Restaurants Seek Additional Help to Survive Pandemic
The restaurant industry has been hammered during the recent pandemic, and a wave of bankruptcy filings could be on the horizon. Health officials have identified indoor dining as a vector for transmission of the coronavirus, so countless restaurants have been closed in the past few months.
Around the state, many restaurants and chains have had to file for bankruptcy. The National Restaurant Association (NRA) has asked Congress for help. It sent a list of policy proposals to Washington seeking immediate relief to stabilize the industry. The NRA notes that their industry has been harder hit than others, but that Congress has not taken any action specifically for the restaurant industry.
One in Three Restaurants Could Disappear
The declines have been felt across the entire restaurant industry, affecting casual, fast food, and upscale dining alike. According to Darden, which manages many large chains across the U.S., sales have plunged over 40%–a staggering decline. A different report estimated that about 30% of restaurants could close by the end of 2020.
The NRA recommends that Congress create a long-term loan program that surpasses the current Paycheck Protection Program (PPP). The loans would help restaurants retain or rehire qualified employees and provide at least 6 months of operating costs. The industry group also wants restaurant workers to be prioritized when it comes to testing for COVID-19. In total, the stabilization fund requested would equal $120 billion.
Restaurant Chain Closures
Some of the largest chains in the country have been kept afloat with PPP loans, including Wendy’s and McDonald’s. However, the debt loads for some restaurants have been too much. Consequently, some chains have had to file for bankruptcy, including NPC International, which was the largest Pizza Hut franchisee in the nation.
Chuck E. Cheese’s parent company, CEC Entertainment, also filed for Chapter 11 protection in late June. The company had nearly $2 billion in liabilities as of late 2019. Filing for Chapter 11 allows the company to continue operating as it tries to reorganize debts, but the ongoing pandemic could make it difficult for them to reopen successfully in the coming months.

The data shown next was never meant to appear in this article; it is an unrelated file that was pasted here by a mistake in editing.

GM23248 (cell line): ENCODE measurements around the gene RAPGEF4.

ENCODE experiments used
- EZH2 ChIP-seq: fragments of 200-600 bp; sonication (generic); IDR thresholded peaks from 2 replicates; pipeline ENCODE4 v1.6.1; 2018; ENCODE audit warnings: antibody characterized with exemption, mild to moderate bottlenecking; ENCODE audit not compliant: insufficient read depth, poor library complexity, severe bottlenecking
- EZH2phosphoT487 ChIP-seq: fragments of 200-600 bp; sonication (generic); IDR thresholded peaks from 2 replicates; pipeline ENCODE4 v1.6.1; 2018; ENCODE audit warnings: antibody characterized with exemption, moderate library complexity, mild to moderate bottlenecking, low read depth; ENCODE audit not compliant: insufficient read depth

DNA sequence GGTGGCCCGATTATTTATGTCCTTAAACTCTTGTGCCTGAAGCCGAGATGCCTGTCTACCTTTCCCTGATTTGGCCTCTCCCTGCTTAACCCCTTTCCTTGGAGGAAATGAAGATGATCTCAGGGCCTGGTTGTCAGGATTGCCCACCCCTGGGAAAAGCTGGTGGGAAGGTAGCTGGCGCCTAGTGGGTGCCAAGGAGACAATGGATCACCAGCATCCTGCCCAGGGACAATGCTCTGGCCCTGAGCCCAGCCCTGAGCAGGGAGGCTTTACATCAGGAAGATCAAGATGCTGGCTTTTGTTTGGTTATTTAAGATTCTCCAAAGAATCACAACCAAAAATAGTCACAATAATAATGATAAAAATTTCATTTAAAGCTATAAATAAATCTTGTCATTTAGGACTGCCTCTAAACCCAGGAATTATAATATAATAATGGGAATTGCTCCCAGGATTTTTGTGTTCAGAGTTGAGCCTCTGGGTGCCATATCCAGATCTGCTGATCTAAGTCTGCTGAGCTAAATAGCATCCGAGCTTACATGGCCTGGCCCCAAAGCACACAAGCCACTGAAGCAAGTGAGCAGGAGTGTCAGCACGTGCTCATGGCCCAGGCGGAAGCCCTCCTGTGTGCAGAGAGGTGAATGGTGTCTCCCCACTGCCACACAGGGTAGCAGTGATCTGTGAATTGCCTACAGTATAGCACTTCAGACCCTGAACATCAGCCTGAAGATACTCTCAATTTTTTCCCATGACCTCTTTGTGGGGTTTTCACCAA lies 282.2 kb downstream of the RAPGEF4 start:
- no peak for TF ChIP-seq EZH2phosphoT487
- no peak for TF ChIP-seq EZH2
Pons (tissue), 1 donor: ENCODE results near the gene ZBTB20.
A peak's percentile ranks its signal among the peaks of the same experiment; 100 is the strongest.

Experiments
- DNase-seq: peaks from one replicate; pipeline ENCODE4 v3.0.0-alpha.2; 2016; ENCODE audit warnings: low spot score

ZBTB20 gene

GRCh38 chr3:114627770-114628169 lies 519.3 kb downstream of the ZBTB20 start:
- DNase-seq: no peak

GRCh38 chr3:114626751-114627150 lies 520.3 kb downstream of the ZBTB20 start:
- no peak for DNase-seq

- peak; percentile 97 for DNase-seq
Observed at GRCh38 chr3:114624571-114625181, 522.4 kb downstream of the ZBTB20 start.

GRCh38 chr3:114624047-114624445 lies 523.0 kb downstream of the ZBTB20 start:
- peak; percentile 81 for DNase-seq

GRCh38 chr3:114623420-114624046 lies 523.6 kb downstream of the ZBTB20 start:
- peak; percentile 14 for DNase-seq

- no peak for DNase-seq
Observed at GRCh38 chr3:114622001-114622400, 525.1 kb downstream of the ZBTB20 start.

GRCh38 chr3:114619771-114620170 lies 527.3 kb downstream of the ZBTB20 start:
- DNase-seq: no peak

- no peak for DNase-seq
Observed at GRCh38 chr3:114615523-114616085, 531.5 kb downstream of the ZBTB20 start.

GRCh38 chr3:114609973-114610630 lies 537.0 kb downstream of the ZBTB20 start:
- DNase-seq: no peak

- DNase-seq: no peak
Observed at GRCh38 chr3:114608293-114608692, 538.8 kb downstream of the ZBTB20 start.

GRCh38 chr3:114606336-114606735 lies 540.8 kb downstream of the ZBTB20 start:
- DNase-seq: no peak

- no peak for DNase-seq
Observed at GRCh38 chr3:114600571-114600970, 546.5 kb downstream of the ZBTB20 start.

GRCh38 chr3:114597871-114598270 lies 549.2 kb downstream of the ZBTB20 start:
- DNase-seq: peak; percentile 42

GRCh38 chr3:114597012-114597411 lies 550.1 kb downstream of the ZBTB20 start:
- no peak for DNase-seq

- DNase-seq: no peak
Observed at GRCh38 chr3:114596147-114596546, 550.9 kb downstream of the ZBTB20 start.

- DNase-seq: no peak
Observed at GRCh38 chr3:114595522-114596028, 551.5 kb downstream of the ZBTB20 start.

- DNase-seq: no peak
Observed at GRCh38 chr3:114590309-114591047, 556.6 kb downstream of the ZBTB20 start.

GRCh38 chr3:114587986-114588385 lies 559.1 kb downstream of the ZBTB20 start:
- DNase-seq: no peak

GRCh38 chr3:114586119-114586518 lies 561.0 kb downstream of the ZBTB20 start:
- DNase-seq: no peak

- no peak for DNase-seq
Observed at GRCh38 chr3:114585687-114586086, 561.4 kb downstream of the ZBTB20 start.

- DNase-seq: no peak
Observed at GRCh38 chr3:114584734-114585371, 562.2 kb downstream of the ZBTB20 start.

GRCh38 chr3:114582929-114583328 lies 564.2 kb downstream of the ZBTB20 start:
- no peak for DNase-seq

Garden Fresh Restaurants also filed for bankruptcy in May. However, they filed for Chapter 7, which means that the company will be liquidated. The company had $50-100 million in liabilities. Garden Fresh Restaurants was the parent company for Sweet Tomatoes and Souplantation restaurants.
TooJay’s deli filed for bankruptcy in April, early in the pandemic. The company has 16 restaurants in South Florida when it filed, including locations in Plantation, Boca Raton, and Coral Springs. The company obtained a $6.4 million PPP loan but still needed to file for Chapter 11 protection to deal with between $10 and $50 million in debts.
Do You Need to Discuss Your Options?
Without dramatic government assistance, many more restaurants will need to file for bankruptcy protection in the coming months. At Nowack & Olson, our Plantation bankruptcy lawyers have assisted many small businesses work through the bankruptcy process. We can discuss the best steps for your company to take and prepare a filing, if that is what you decide. Contact us to schedule a consultation at 888-813-4737.